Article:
Dowie, John Alexander (DNB12)
DOWIE, JOHN ALEXANDER (1847–1907), religious fanatic, was born in Leith Street Terrace, Edinburgh, on 25 May 1847. At a school in Arthur Street he gained a silver medal at the age of fourteen (1861). His parents emigrated to Adelaide, South Australia, in 1860; he followed them, but in 1868 returned to Scotland, and with a view to the congregational ministry attended the Edinburgh University for two sessions, 1869-71. His first place of ministry was the congregational church at Alma, near Adelaide, whence he soon moved to the charge of Manly church, Sydney, New South Wales, and later to a church at Newton, a suburb of Sydney. At this period he was prominent as a social reformer, a temperance advocate, and a pleader for free, compulsory, and undenominational education. It is stated that Sir Henry Parkes [q. v. Suppl. I] offered him a seat in his cabinet. In 1878 he declared himself against a paid ministry. Two lectures, which he delivered in the Victoria Theatre, Sydney, in 1879, on 'The Drama, the Press, and the Pulpit,' attracted attention and were published. In 1882 he built a tabernacle at Melbourne, Victoria, in connection with an association for 'divine healing.' Healing was to be in answer to prayer. Dr. Dowie, as he was now styled, claimed that in ten years he laid hands on eighteen thousand sick persons, and healed most of them. He made expeditions to New Zealand, San Francisco (1888), Nebraska (1890), and in July 1890 made Chicago his headquarters, though extending his travels to Canada. In May 1893 he opened Zion's tabernacle, at Chicago, as a centre for the 'Divine Healing Association.' Amove for the independent organisation of a new religious community in November 1895 led to trouble in the law courts. However, on 22 Jan. 1896 he succeeded in organising the 'Christian Catholic Church in Zion,' with a hierarchy of overseers, evangelists, deacons, and deaconesses. On 22 Feb. Dowie was made general overseer; his wife, Jane Dowie, was the only woman overseer; the wives of overseers were usually made elders; no unmarried man could be more than deacon. Zion City, on Lake Michigan, forty-two miles north of Chicago, was projected on 22 Feb. 1899; on 1 Jan. 1900, 6500 acres of land were secured, the title-deeds being held by Dowie as 'proprietor' and 'general overseer.' If Dowie is to be believed, his following had by 29 April 1900 increased from 500 to 50,000; his critics say that he never had more than half that number. The site of Zion temple was consecrated on 14 July 1900. Dowie now announced himself as 'Elijah the restorer,' otherwise 'the prophet Elijah,' and 'the third Elijah.' The gates of Zion City were opened on 15 July 1901; by 2 Aug. the first residence was ready. The religious organisation of the community, completed on 7 April 1902, was supplemented on 21 Sept. by the formation of a body of picked men, known as 'Zion restoration host.' The city was planned with great ostentation, and included both winter and summer residences for its inhabitants. Dowie distinguished himself by a showy costume of oriental appearance. On 18 Sept. 1904 he consecrated himself 'first apostle,' with authority to elect eleven others; the title of the body was now enlarged to 'Christian, Catholic, Apostolic Church in Zion,' and its purpose, frankly avowed by Dowie, was 'to smash every other church in existence.' Its members were bound to minute particulars of personal and ceremonial observance, alcohol and tobacco being prohibited. The leading motive was evidently the establishment of a sheer autocracy, wielded by Dowie. The publications of this body, including their organ, 'Leaves of Healing,' were translated into German and French, some of them into Danish, Norwegian, and Dutch, and some even into Chinese and Japanese. Dowie twice visited England, where a congregation of disciples had been formed in London; in 1903 he was not well received in London and Manchester; in 1904 some disrespectful allusions to King Edward, uttered in Australia, caused an uproar at the Zionist tabernacle in Euston road, London. In April 1906, while Dowie was in Mexico for his health, came a revolt in Zion against his sway. Ho was charged with having advocated polygamy in private, and was deposed by the officers of his church, who, with the concurrence of his wife and son, put Deacon Granger in possession, not only of the church property, but even of Dowie's private belongings. Dowio instituted a suit in the United States District Court for reinstatement, estimating the property at two millions sterling. The court ecided that, as the property had been made by contributions to Dowie in his representative capacity, it passed to his successor in the office of general overseer. In the course of the suit it was stated that Dowie's account in Zion City bank was overdrawn more than 480,000 dollars, that he had been drawing for his personal use at the rate of 84,000 dollars a year, and had lost 1,200,000 dollars in Wall Street in the 1903-4 'slump.' Dowie was now a broken man. He was afflicted with partial paralysis, and with strange illusions as to the importance of his intervention in international politics. He died on 9 March 1907 at Shiloh House, Zion City, Illinois.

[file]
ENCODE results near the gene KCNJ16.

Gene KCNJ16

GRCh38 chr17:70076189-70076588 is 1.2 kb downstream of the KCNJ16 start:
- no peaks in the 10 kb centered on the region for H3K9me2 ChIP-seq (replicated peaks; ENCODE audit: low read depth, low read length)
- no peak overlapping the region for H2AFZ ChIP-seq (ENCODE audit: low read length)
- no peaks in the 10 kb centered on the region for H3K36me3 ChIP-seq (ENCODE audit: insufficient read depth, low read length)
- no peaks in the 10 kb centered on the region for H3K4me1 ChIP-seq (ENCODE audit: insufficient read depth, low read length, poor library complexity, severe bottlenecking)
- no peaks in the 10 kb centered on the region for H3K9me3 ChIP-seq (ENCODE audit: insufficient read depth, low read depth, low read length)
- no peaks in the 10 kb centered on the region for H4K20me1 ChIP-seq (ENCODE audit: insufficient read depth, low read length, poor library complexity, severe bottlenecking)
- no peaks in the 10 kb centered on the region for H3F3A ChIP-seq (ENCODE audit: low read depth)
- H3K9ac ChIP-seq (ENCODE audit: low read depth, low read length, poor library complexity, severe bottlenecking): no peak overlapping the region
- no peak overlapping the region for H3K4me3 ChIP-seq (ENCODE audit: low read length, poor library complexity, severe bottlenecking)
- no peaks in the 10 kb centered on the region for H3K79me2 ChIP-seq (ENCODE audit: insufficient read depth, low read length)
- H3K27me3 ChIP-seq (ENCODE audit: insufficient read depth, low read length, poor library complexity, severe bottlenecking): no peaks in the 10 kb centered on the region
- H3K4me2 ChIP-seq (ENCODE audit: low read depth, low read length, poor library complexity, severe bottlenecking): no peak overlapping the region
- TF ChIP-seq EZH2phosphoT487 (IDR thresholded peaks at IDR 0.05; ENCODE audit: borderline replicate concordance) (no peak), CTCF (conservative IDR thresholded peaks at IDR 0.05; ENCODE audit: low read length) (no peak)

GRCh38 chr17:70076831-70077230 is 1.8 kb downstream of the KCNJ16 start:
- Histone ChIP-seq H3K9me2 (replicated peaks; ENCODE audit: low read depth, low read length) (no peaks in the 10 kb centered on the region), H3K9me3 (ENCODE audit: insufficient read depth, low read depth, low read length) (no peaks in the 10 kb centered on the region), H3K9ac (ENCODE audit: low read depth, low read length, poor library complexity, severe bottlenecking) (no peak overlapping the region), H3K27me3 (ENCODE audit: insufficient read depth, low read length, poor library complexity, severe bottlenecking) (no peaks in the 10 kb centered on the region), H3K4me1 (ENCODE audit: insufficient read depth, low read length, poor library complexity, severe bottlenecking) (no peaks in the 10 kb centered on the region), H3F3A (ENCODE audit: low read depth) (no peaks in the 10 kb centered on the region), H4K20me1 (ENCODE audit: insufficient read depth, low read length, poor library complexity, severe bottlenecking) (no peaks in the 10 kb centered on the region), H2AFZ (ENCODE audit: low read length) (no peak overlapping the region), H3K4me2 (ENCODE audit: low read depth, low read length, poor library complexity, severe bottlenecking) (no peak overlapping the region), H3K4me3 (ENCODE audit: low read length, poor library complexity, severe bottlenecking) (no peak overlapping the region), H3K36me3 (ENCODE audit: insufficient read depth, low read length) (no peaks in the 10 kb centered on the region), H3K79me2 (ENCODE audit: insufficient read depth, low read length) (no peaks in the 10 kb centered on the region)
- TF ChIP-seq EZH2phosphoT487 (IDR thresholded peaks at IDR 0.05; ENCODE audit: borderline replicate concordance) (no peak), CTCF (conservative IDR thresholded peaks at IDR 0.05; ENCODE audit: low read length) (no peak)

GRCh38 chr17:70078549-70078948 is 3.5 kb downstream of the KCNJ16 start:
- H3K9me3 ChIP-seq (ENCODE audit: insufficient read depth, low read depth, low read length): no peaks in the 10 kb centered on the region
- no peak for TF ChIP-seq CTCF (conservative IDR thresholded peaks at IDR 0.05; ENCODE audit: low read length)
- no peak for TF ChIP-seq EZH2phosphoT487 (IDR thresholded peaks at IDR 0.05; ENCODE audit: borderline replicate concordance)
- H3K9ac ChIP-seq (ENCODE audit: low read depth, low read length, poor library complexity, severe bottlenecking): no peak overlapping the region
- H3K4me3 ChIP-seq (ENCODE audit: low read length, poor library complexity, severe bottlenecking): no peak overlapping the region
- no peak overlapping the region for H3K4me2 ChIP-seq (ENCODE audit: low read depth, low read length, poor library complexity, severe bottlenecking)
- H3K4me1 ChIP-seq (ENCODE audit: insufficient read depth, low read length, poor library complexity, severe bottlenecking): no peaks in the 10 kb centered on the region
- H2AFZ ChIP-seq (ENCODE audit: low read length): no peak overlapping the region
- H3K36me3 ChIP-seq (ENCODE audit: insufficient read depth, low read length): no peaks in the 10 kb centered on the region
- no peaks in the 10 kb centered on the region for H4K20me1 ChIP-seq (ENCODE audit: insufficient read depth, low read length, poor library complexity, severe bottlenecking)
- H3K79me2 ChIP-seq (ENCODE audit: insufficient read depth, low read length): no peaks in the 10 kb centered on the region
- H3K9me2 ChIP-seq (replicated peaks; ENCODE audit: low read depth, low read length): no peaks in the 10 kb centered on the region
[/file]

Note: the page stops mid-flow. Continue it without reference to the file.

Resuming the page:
Dowie was an attractive personality, a man of fine build, though obese and bow-legged, with brilliant, sparkling eyes and a flowing white beard; a turban veiled his baldness, and his fancy dress was tasteful and picturesque. He did not shine as a speaker, being long-winded and dull. After his death a rival fanatic, Mirza Ghulam Ahmad, 'the promised Messiah,' Sublished a pamphlet (n.d., but written in April 1907), in which the fate of Dowie was treated as a 'divine judgment' on his opposition to Islam.
[R. Harlan, J. A. Dowie, and the Christian Catholic Apostolic Church in Zion, 1906 (three portraits); The Times, 11 March 1907; Annual Register, 1907; sundry pamphlets and leaflets emanating from Zion city.]